Thomas Jefferson Papers

To Thomas Jefferson from George Weedon, 3 April 1781

From George Weedon

Williamsburg Ap. 3. 1781.

Dear Sir

I was honor’d with your Excellencys dispatches last Night and shall forward those intended for the Flag Ship this Morning. The only certain intelligence from Portsmouth came from Genl: Muhlenburg to my Hands last Evening. The General has had a confidential in Town for some time who sends him the enclosed, which account seems to corroborate that of Capt. Ross’s with respect to the reinforcement. It has ever been a decided opinion of mine, that they will endeavour to succour Lord Cornwallis, from Portsmouth penetrating N: Carolina, holding a strong Post in the lower parts of Virginia at the same time to divert us. And whether it would be more political to support powerfully, Genl. Green, with our Regular Troops as well as the Militia from those Counties most contiguous to Him and to act here totally on the defensive, till the event of our operations in that Quarter are known, I leave to your Excellency to determine. If we are successful there, the Work here will be easy. If on the contrary we should suffer a superiority in that Quarter, we shall be most sadly pressed in Virginia. I see your Excellency is using every exertion to keep the War abroad which is certainly prudent, and should not have taken the liberty of mentioning a matter you are no doubt aware of but on account of the 1500 Regulars which I was fearful your Excellency counted on as part of our defences in this State. I am of opinion those Levies should be immediately drawn together and reinforcements got ready for the Southern Army, for we certainly can keep the Enemy from advancing far into our Country by holding embodied a proper force of Militia and this would be the more easily effected were they arranged into Brigades, so as to relieve each other in force instead of dropping in from the different Counties, in small Bodies, some one day, some another and frequently Weeks apart, so that we never have any thing permanent that can be call’d an Army.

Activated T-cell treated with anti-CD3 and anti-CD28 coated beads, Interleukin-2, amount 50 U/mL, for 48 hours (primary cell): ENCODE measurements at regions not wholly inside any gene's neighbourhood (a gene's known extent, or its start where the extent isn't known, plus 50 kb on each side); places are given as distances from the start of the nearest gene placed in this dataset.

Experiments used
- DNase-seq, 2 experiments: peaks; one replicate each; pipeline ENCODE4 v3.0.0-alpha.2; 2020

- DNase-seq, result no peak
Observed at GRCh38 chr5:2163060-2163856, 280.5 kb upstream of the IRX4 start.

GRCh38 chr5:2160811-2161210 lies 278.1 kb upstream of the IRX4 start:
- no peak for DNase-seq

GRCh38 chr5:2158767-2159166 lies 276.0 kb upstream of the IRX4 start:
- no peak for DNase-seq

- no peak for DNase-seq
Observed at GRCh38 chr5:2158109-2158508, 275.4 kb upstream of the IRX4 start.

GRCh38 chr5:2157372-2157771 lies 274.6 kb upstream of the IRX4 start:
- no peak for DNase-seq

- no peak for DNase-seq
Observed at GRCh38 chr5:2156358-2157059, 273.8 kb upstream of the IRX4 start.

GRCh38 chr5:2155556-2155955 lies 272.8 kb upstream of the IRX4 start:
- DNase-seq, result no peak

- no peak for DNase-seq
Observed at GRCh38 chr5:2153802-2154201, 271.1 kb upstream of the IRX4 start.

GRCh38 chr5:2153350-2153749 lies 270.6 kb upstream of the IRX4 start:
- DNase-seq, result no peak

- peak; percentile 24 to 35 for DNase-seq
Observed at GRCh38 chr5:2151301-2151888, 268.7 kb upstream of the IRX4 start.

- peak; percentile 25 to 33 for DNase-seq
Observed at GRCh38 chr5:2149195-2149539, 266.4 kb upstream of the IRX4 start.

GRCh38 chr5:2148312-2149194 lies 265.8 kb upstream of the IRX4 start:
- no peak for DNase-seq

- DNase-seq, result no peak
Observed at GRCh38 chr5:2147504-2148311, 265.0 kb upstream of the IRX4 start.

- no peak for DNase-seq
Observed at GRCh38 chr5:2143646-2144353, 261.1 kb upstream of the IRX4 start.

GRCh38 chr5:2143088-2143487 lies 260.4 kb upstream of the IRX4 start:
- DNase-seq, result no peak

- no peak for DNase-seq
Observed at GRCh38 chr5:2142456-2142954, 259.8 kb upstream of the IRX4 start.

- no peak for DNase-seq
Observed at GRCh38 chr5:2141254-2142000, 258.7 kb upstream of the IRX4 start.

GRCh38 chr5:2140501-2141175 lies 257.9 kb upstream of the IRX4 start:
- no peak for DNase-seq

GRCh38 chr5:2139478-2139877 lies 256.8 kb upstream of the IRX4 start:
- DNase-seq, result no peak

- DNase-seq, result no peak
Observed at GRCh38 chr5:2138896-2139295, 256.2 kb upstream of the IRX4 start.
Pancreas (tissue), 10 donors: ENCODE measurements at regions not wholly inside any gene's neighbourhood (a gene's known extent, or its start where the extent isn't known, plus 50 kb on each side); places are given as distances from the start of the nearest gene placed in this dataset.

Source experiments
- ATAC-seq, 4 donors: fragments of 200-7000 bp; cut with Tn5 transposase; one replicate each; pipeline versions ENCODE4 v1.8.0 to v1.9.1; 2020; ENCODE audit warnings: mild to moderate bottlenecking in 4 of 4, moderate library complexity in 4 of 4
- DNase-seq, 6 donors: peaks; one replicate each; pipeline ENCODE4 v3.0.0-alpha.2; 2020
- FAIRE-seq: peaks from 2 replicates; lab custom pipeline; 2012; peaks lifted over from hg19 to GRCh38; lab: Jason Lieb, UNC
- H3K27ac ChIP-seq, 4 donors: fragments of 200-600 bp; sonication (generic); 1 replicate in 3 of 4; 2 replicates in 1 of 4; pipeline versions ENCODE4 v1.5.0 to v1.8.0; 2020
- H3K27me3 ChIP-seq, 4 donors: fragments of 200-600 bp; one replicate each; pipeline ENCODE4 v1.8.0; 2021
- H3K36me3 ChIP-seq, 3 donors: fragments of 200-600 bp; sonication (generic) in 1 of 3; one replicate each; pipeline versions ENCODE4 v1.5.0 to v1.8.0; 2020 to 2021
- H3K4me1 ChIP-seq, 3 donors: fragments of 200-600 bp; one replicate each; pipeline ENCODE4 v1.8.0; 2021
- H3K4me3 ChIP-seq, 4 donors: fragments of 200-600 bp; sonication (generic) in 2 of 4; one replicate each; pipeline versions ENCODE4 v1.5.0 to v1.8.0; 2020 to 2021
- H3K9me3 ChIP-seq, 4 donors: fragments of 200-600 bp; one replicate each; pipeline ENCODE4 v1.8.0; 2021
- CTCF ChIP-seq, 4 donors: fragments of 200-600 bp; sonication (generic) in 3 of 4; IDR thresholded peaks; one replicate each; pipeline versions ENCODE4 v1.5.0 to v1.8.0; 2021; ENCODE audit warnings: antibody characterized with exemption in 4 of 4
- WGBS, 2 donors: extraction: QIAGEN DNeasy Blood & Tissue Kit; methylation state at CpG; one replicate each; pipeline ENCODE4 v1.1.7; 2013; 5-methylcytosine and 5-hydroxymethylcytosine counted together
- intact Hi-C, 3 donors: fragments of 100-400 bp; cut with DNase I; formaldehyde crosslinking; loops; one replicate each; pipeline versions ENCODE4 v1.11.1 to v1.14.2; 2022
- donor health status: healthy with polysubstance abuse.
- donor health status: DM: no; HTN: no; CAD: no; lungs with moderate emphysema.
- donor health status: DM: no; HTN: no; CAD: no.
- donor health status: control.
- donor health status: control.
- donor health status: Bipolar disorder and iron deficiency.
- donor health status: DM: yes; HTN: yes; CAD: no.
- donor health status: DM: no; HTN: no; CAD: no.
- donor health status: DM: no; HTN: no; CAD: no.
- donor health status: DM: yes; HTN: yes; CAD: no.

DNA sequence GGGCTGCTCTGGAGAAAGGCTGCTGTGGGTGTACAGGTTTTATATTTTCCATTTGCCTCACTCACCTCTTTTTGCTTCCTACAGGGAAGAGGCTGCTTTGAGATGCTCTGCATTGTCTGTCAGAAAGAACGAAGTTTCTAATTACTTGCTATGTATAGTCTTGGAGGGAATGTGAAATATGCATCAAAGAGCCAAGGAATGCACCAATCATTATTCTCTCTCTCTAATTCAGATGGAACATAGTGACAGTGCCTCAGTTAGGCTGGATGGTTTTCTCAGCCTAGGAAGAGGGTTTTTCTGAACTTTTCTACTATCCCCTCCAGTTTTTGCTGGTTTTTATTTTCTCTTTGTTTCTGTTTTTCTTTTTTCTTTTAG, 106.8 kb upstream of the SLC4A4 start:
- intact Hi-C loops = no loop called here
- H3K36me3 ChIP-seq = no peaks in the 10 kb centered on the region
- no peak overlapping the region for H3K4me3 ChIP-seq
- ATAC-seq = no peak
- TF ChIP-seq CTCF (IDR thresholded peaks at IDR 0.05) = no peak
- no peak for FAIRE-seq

I mentioned in my Letter of 1st. Inst. our want of Arms and Accoutrements for the Men under my Command, and should be thankful to your Excellency for an immediate supply if to be had.

I am with every sentiment of Esteem & Regard Your Excellencies Most Obt Servt,

G Weedon

Please keep me advised of the fate of Friend Green.

RC (Vi); in aide’s hand, signed, addressed, and franked by Weedon; endorsed. Enclosure missing. Dft (PPAP).

Your excellencys dispatches: Not identified, but these undoubtedly included TJ’s letters to Gerlach, Herstale, and Weedon of 31 Mch. 1781, qq.v.

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